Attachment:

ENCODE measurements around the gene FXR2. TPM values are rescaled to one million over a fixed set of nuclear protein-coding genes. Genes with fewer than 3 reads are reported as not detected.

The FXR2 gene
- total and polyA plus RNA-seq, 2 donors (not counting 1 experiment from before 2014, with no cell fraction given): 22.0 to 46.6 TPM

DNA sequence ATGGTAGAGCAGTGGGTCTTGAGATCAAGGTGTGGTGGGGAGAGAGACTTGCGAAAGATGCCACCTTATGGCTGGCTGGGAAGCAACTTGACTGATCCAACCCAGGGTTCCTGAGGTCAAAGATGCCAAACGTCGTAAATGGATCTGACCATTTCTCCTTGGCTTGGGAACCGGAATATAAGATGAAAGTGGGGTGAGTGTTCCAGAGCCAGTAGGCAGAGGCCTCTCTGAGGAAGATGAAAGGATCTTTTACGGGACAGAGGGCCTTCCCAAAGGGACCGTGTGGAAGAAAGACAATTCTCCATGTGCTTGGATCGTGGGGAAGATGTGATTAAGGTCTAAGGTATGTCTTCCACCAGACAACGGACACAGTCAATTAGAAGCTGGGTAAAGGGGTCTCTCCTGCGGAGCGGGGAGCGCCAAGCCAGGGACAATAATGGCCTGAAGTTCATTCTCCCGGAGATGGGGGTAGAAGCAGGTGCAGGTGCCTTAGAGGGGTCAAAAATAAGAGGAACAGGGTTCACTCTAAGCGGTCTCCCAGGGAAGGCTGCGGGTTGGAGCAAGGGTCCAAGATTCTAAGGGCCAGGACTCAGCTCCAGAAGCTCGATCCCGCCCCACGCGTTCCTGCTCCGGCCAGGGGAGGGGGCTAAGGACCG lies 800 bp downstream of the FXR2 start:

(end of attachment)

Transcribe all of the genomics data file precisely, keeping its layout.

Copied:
ENCODE measurements around the gene FXR2. TPM values are rescaled to one million over a fixed set of nuclear protein-coding genes. Genes with fewer than 3 reads are reported as not detected.

The FXR2 gene
- total and polyA plus RNA-seq, 2 donors (not counting 1 experiment from before 2014, with no cell fraction given): 22.0 to 46.6 TPM

DNA sequence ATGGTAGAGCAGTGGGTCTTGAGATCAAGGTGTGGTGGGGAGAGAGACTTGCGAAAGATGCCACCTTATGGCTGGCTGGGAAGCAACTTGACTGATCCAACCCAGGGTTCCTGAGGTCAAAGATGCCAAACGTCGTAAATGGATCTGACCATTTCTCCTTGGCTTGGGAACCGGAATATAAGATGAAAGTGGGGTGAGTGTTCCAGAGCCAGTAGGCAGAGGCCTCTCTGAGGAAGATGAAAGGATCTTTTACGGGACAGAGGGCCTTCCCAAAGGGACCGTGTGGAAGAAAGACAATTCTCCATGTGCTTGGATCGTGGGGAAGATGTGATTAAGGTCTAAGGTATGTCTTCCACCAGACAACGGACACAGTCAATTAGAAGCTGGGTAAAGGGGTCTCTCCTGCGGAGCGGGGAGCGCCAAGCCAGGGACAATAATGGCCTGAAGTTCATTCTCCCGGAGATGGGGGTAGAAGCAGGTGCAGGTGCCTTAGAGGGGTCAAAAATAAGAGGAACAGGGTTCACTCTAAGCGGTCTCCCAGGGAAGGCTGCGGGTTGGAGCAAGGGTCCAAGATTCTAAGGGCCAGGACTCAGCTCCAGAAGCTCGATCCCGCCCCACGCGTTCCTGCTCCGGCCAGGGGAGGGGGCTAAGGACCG lies 800 bp downstream of the FXR2 start: